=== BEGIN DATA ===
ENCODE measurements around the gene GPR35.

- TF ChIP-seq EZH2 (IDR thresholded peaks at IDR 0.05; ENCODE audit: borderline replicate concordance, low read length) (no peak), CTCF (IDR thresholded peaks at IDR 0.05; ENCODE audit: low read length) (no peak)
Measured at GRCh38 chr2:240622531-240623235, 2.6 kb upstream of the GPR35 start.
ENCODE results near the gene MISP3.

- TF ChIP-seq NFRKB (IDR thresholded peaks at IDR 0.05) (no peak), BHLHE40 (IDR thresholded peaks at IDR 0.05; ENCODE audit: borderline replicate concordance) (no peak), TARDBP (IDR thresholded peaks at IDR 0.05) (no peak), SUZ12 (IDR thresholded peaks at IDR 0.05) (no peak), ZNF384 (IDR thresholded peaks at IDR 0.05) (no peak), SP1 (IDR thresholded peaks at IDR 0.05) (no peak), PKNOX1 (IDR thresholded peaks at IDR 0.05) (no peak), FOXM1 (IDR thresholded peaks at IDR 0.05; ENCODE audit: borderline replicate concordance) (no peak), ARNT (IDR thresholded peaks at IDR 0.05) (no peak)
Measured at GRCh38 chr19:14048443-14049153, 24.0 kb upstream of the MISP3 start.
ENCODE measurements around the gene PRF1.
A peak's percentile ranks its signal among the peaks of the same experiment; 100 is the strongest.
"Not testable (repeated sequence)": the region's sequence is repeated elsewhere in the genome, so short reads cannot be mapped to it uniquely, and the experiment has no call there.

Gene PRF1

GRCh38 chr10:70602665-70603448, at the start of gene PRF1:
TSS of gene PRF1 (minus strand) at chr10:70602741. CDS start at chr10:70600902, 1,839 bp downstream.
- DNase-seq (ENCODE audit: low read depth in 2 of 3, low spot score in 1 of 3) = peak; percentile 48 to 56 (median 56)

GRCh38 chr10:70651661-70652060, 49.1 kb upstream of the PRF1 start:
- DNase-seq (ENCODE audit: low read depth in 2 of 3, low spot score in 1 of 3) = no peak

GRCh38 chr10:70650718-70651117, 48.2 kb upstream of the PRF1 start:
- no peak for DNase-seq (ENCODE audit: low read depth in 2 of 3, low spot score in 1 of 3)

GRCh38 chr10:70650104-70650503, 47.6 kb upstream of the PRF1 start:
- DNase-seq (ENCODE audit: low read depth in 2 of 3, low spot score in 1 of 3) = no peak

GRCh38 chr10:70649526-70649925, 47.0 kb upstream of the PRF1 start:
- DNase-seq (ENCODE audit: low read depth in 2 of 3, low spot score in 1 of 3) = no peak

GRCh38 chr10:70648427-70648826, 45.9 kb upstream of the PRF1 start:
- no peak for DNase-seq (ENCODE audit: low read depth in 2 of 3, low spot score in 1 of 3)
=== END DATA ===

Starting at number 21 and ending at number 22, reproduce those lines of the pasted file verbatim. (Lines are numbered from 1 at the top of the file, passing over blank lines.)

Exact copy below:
- DNase-seq (ENCODE audit: low read depth in 2 of 3, low spot score in 1 of 3) = no peak

GRCh38 chr10:70648427-70648826, 45.9 kb upstream of the PRF1 start: